Don McAlavy: Local Columnist
Sometimes I can get over my head in helping somebody. That was the case with Jack Skipworth. You’d have to know something about Jack to understand. Maybe this will help: Jack was sort of famous for being in trouble with the law.
Some of you may remember I wrote a two-part column about Jack in the 1980s. He had been told to get out of Clovis by the law after incidents related to handling booze illegally and gambling. In 1969, he settled in Del Rio, Texas, and became the first fishing guide at Lake Amistad.
This is the rest of the story.
I got a phone call from Jack late one night in 1997. He wanted me to find him a place to live in Clovis as he wanted to die in New Mexico. His health had deteriorated.
Part of his ailments came from a horse falling on him and messing up his backbone when he was a kid. Another time, he was in a bad car accident that banged him up. Despite those issues, Jack was a heck of a roper and won many rodeo events, even in Madison Square Garden in New York City.
Now I wasn’t in the business of finding refuge for people, but I told Jack I’d look around. I checked out rooming houses, but prices were too steep for him, even at Senior Citizens Resident Center. Finally after two tries I got in to see a lady who worked for the state.
She told me Jack could apply for help if he is qualified for Medicaid money to make up the difference between what you get from Social Security and the cost each month of a nursing home.
Jack was 83 at this time.
Then the lady asked me to send Jack 11 questions she had to have answers to: his ability to walk on his own and bathe himself, how much medicine did he take, did he have any assets besides his dented-up pickup, etc.
He would be eligible for New Mexico aid if he didn’t have more than $2,000 in assets. If he did, he had to get rid of them.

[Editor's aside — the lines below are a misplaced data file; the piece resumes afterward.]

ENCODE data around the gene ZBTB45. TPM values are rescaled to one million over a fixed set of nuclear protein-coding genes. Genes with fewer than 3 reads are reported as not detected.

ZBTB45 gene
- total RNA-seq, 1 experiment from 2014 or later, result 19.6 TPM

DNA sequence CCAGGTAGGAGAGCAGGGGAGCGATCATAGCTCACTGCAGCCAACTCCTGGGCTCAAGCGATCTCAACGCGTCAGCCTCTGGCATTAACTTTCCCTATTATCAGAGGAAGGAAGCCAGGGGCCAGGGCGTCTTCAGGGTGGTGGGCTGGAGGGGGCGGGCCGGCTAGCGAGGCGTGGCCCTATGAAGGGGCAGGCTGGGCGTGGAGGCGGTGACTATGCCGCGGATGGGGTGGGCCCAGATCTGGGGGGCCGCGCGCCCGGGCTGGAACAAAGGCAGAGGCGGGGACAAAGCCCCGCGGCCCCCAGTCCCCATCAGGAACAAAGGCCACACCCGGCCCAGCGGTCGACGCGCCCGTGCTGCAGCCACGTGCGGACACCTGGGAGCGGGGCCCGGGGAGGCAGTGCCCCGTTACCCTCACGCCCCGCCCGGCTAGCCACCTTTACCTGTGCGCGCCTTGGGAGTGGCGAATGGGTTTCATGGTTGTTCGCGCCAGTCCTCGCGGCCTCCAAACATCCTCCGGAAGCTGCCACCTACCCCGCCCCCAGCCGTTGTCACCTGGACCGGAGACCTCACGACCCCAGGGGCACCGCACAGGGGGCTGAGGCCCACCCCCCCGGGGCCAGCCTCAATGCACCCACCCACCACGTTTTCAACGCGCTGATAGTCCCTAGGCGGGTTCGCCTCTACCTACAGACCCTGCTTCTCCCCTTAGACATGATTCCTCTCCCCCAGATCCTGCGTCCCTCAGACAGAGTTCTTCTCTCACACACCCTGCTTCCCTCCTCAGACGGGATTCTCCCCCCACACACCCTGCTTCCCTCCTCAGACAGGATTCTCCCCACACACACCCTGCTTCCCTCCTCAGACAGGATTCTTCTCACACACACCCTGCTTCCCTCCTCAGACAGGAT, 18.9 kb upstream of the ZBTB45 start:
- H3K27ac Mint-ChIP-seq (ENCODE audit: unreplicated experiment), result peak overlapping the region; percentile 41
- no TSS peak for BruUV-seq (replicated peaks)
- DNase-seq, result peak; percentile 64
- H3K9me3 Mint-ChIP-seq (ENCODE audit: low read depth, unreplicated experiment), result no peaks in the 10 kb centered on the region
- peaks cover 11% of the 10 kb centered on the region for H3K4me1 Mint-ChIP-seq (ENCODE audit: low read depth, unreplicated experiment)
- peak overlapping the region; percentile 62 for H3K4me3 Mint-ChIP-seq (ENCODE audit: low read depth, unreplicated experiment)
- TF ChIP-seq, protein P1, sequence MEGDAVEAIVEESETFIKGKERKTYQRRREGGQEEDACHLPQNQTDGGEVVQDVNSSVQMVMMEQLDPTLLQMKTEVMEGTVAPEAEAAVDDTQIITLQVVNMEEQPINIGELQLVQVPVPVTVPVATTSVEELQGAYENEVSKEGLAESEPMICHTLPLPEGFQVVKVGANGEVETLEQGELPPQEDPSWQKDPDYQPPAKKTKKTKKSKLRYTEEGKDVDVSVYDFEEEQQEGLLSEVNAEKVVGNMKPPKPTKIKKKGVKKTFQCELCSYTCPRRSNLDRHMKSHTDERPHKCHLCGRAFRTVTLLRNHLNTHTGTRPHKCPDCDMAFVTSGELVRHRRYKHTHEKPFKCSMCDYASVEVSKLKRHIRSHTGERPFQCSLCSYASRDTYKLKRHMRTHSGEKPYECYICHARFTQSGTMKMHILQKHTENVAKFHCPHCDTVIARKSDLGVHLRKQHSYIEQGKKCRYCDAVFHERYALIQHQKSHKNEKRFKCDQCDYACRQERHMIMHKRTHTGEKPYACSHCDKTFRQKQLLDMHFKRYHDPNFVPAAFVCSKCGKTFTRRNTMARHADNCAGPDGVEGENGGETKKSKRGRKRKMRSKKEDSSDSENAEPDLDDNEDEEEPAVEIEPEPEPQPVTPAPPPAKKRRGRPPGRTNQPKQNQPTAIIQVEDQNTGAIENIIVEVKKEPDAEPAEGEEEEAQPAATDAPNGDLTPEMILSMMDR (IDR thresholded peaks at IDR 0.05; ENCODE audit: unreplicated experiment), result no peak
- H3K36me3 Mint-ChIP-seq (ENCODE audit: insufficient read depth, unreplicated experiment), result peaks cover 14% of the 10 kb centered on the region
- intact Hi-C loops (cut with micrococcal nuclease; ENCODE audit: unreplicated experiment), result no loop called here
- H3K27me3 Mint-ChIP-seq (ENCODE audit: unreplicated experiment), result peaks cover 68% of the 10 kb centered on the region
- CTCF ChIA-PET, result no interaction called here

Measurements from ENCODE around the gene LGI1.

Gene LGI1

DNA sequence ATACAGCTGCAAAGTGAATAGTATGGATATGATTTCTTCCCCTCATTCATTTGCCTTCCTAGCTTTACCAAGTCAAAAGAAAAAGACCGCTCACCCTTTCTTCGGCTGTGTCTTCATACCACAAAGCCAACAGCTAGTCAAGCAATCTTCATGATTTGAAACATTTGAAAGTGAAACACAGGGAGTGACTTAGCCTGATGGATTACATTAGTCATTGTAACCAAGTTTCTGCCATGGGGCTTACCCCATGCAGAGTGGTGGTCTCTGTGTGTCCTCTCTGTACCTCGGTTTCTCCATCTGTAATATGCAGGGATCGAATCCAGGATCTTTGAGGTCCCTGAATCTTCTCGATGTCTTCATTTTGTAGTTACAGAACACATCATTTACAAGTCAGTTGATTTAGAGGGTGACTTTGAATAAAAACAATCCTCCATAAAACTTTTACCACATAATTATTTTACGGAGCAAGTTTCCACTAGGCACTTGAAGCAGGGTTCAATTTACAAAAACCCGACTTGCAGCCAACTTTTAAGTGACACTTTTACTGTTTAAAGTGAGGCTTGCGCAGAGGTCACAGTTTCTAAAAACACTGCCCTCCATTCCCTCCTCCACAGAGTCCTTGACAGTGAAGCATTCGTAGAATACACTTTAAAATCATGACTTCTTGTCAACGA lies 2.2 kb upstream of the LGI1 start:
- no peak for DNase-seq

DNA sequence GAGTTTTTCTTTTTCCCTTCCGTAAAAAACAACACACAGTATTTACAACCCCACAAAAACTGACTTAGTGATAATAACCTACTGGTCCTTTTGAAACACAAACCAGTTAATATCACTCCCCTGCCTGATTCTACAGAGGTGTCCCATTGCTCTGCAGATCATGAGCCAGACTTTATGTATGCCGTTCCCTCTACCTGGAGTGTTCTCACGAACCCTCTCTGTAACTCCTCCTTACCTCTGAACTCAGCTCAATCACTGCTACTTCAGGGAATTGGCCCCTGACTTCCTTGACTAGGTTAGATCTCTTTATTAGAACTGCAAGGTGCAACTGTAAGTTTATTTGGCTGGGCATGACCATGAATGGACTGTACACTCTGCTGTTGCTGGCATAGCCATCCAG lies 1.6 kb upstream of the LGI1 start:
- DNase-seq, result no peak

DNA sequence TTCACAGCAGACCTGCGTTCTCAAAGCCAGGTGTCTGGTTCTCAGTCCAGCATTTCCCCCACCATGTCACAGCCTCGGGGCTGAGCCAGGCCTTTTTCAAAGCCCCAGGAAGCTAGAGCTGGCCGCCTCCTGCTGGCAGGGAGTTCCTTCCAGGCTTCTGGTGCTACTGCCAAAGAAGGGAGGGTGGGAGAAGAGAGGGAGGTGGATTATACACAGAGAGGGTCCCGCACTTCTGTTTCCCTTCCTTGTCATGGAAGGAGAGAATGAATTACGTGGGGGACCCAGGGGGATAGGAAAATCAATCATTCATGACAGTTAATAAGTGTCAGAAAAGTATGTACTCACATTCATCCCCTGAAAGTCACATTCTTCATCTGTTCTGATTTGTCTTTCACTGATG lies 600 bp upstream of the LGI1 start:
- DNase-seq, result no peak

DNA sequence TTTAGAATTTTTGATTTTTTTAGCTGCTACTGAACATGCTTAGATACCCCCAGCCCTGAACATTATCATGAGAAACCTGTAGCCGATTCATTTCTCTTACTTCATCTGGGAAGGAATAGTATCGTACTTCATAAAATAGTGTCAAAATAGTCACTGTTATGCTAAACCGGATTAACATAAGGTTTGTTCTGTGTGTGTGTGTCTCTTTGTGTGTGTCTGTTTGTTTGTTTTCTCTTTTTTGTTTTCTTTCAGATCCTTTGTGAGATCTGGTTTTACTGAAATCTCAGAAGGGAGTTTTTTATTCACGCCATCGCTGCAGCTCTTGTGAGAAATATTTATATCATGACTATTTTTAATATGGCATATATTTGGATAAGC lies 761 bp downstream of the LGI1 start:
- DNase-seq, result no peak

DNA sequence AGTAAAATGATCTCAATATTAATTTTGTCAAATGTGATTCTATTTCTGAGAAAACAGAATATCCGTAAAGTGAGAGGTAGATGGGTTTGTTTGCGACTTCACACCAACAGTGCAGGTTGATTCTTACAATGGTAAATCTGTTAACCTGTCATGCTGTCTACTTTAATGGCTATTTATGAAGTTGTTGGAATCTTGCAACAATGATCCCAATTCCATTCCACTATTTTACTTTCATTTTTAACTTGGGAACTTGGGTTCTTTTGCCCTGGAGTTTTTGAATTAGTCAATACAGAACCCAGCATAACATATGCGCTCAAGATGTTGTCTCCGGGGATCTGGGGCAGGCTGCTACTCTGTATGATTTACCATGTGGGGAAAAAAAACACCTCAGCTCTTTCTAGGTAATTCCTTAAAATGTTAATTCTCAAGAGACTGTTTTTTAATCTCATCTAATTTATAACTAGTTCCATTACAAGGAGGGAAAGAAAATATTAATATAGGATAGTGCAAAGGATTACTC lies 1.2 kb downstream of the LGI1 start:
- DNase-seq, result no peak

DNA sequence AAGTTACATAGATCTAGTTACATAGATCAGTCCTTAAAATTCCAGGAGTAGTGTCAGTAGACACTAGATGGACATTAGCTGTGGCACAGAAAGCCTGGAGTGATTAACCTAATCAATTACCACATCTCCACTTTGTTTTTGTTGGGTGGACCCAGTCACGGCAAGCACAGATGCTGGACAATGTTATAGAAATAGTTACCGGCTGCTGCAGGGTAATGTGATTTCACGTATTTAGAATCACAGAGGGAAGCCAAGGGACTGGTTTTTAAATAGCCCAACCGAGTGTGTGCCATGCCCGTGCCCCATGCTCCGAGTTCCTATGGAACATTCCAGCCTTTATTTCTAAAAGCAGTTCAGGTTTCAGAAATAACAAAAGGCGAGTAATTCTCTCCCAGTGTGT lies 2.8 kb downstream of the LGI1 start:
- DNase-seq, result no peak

He also needed to provide proof of citizenship, a birth certificate, voter registration card, or a passport and all the Social Security and Medicare benefits he had.
I think the paperwork almost dumb-fuzzled Jack, especially after he had to fill out a six-page application form. But finally he was approved.
I talked to a rest home and they were all filled up, but I reserved the next bed for Jack. They said he’d have to claim that bed within two days of that bed being available.
Jack got a neighbor to help him pack. He placed his packed metal suitcase and a mounted marlin trophy measuring over 5 feet into his old pickup. He headed for Clovis alone.
Eight miles out of Del Rio, the pickup broke down.
Back at his trailer house, he tripped over the open metal suitcase in the dark and broke one of his fingers. A doctor the next day put his hand in a cast and they put him in a rest home in Del Rio. He called from there within a week and said he might as well stay in a rest home there as a rest home in Clovis.
One day his son, Tony, of San Antonio, Texas, wrote me that Jack had died on Sept. 19, 1998, a year after he had given up on going to Clovis.
Funeral services were held in Del Rio, but Jack was buried in a cemetery at Roswell. He finally had his wish to be in New Mexico.